Excerpt from Shores Beyond Shores
Adolf Hitler had now been the Führer, or leader, of our country for four years. He liked people he said were true Germans. He said they were better than all other people, and if they stayed pure—didn’t mix with other peoples—they would take over the world some day. According to Hitler, people who were not pure German were less perfect, and he didn’t like them. He said they made a mess of things, like a big smudge on his white tablecloth. This meant lots of people, including Jews like us.
Fear spread like spilled hot chocolate, burning everything it touched. My Opa had worked his whole life building a bank and was now forced to turn it over to someone who was not Jewish. My Pappi also worked in that bank.
One night, as I used the bathroom before bed, I saw Mutti crying. I didn’t like to see my parents cry, and I looked away. Pappi came t tuck me in.
“I won’t be taking the tram to work anymore, Reni,” he said, smoothing my hair. “I will not be going to work…for now.”
I was glad to hear that my parents were not upset with something I’d done.
“Does that mean you’ll be home when I get home from school?” I asked.
“Yes, I will be home with you, for a little while, but I need to find another job,” he said.
“So why is Mutti sad?” Being home more seemed good to me.
“She’s sad because finding another job might be hard. But I am going to try very hard to find one, and I bet I will.”
“Go to sleep now, sweetie, everything will look better with the morning sun.” He kissed my hair lightly.
Look better? I didn’t think things looked bad. Something else must be wrong.
A few nights later, Mutti forgot to read to me. Then, listening from my bed, I heard my parents talking in fast, sharp whispers, keeping me awake. I couldn’t hear the words, only the tone. Werner moved in his bed.
“Why are they fighting?” I whispered to him.
“I don’t know.”
We both crept to the door. I wasn’t cold, but I brought my pink blanket. Mutti and Pappi’s words flowed down the hall from the living room. I wrapped my blanket around me, and even draped it over Werner.
“Even my friends have turned on me,” Pappi’s voice said. “On us. And these include the men I fought with in the Great War! How in God’s name can they not help us? We lived and died in those…those terrible trenches, and fought side-by-side for our…for this country, our Fatherland! Together! And now they won’t help. It’s unbelievable. Even Frank will not get back to me. Frank!”
He ended with a snarl that made me shiver.
“John, quiet, we don’t want to wake the kids.” Mutti said. “I know it isn’t fair. It isn’t right.”
“Don’t they know that we’ve ALWAYS been Jewish? Now. During the Great War. Forever. When did we suddenly become evil?”
I had never heard Pappi yell before.
“John, please. I know, I know.” Pause. “What about Charles? Have you spoken to him?”
“It’s the same, Trudi,” he said in a softer voice. “I stopped by his office, but he wouldn’t see me. I know he was there. Everybody is acting strange, even if they aren’t Nazis. They are afraid. They are suspicious. It’s spreading like a plague.”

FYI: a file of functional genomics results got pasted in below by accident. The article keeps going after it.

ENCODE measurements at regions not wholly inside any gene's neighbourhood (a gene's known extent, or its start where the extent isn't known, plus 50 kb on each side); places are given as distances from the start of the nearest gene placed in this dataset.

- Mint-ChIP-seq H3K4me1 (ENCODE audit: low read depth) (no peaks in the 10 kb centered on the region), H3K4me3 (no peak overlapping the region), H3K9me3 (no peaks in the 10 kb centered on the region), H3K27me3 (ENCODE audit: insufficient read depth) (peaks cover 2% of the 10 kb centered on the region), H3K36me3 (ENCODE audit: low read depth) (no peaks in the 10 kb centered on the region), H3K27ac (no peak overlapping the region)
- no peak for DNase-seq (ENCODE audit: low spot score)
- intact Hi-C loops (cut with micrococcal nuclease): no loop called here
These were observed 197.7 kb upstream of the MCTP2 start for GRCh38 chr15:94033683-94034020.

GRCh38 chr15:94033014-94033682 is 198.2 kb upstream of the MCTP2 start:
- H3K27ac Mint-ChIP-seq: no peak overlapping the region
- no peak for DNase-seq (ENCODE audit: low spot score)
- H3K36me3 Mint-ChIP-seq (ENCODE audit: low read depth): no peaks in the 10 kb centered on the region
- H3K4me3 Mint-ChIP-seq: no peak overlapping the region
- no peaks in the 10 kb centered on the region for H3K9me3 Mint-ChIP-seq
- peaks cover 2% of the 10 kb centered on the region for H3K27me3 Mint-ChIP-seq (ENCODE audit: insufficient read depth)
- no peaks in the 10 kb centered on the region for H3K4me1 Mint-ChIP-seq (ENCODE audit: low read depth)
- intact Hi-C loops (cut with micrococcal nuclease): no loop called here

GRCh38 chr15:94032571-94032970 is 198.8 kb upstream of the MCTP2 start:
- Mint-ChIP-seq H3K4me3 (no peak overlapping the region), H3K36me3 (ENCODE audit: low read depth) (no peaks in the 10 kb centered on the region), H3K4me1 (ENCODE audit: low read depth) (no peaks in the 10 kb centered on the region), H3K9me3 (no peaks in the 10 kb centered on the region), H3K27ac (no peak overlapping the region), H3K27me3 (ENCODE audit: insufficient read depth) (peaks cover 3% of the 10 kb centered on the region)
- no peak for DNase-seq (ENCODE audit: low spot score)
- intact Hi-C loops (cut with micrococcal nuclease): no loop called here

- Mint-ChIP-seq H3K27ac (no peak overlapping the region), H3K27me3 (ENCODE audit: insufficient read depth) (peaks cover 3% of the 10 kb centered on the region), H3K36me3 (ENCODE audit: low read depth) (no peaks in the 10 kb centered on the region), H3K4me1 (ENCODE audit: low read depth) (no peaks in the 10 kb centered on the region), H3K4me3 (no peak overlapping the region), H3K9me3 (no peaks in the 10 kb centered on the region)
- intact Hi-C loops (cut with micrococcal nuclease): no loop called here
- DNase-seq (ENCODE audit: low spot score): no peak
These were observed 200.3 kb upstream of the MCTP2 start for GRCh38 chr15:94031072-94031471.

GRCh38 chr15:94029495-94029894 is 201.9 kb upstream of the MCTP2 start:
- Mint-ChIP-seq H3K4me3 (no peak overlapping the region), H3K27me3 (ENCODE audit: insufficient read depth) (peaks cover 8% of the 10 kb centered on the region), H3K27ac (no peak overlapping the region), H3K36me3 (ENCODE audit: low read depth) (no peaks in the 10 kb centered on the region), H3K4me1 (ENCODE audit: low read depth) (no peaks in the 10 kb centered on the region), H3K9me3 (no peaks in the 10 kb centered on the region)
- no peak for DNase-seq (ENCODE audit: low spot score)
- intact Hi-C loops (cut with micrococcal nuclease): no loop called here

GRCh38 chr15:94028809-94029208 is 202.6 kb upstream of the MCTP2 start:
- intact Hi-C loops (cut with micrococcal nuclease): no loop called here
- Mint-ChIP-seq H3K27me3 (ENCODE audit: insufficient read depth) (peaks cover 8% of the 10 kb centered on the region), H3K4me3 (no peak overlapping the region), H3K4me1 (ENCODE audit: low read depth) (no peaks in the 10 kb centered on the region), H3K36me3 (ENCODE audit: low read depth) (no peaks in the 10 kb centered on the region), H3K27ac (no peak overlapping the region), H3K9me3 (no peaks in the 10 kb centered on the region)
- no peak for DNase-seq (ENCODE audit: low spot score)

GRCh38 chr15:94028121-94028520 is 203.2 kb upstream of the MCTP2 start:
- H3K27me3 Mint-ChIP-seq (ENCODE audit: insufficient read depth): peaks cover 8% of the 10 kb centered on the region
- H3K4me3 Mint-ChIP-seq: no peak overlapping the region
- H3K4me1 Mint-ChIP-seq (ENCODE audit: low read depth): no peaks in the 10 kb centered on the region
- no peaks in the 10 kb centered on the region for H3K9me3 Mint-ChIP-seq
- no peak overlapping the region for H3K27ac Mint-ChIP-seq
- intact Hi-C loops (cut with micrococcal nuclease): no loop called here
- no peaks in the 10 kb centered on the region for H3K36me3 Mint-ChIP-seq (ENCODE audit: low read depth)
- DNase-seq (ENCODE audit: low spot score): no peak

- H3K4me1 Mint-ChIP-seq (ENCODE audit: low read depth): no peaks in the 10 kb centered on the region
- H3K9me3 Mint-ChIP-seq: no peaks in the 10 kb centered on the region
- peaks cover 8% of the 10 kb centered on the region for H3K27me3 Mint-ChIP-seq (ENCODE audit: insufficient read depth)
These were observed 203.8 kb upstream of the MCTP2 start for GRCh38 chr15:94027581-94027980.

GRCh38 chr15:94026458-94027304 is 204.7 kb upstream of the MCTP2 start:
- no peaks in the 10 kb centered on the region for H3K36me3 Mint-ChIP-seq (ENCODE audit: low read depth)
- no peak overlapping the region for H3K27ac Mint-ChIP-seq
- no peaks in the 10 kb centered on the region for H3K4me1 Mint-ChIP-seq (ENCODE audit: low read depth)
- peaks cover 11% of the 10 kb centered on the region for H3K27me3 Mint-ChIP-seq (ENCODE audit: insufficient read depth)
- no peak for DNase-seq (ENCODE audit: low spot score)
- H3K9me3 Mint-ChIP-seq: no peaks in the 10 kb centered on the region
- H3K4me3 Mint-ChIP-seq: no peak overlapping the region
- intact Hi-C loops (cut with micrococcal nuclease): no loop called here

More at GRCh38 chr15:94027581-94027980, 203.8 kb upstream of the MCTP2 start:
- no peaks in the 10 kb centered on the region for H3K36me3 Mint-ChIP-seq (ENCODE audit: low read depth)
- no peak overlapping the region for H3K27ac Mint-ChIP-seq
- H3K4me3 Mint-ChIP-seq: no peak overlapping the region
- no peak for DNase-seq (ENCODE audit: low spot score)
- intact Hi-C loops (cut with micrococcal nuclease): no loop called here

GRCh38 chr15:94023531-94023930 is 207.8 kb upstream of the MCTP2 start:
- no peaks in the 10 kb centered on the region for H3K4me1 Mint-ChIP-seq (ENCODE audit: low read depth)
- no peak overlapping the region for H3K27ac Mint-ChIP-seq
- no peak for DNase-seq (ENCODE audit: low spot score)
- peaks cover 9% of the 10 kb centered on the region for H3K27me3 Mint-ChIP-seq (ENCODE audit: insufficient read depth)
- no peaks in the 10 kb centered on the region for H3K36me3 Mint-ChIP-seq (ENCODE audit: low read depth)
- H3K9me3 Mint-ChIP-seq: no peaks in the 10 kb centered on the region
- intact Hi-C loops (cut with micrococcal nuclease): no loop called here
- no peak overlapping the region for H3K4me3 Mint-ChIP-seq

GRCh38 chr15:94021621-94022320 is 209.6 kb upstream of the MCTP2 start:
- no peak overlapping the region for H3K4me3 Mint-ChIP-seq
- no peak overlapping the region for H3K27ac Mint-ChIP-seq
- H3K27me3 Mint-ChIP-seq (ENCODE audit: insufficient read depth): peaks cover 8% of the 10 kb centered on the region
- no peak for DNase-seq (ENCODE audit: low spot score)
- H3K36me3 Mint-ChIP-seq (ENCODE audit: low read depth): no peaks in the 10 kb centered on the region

“There’s still Leo.”
“Yes, there’s always Leo, but he’s in the same situation as us. In fact, he mentioned he’s thinking of moving the family to Holland.”
Leo was my father’s best friend in the war. There was a photo in Pappi’s study of them standing arm-in-arm, in their smart officer uniforms.
“Maybe we should go, too. There are more anti-Jewish graffiti and posters,” Mutti said. “When I go shopping. When I walk to the post office. It’s terrifying. The children see them.”
“Trudi, there are more terrifying things to be worried about now.”
He lowered his voice, and I strained to hear it. “Some of the bank tellers heard that they are gathering Jews, whole families, and sending them on trains to labor camps. Rumor is that it’s happening in some neighborhoods in Berlin.”
I tapped Werner on the shoulder and whispered across the smooth hardwood floor. “What are they talking about? The camps. The posters.
And what’s graf …?
“Graffiti. It’s like drawing bad doodles on buildings.”
“And I saw one of the posters. It had a spear killing a snake, and the snake had our Star of David on it.”
I didn’t know there were Jewish snakes. I didn’t like any kind of snake. Yuck.
“My friends at school heard about trains going to the camps, too,” Werner said.
Whenever we got on a train, it was for vacation, or to go someplace different and fun.
“Why would people get on a train going to a bad place?” I asked.
“They don’t have a choice.”
“Who makes them?”
“The people that run our country, Reni. The Nazis.”
“The Nazis sound mean.”
“They don’t like anybody who is not like them.”
“Anybody not Aryan.”
“Reni! You ask too many questions. Aryans are German. Tall. Blond. Blue-eyed.”
“We’re German! And I have blue eyes!”
“It doesn’t include us.”
“Because we’re Jewish. Don’t you listen to anything?”
It didn’t make any sense to me, but Nazi sounded like a mean word, a word that could cut you. And getting on a train to a bad place didn’t sound like a vacation at all. We listened to our parents’ talk float in and out until I was too tired. I left, bringing my blanket with me, and leaving Werner to listen and worry.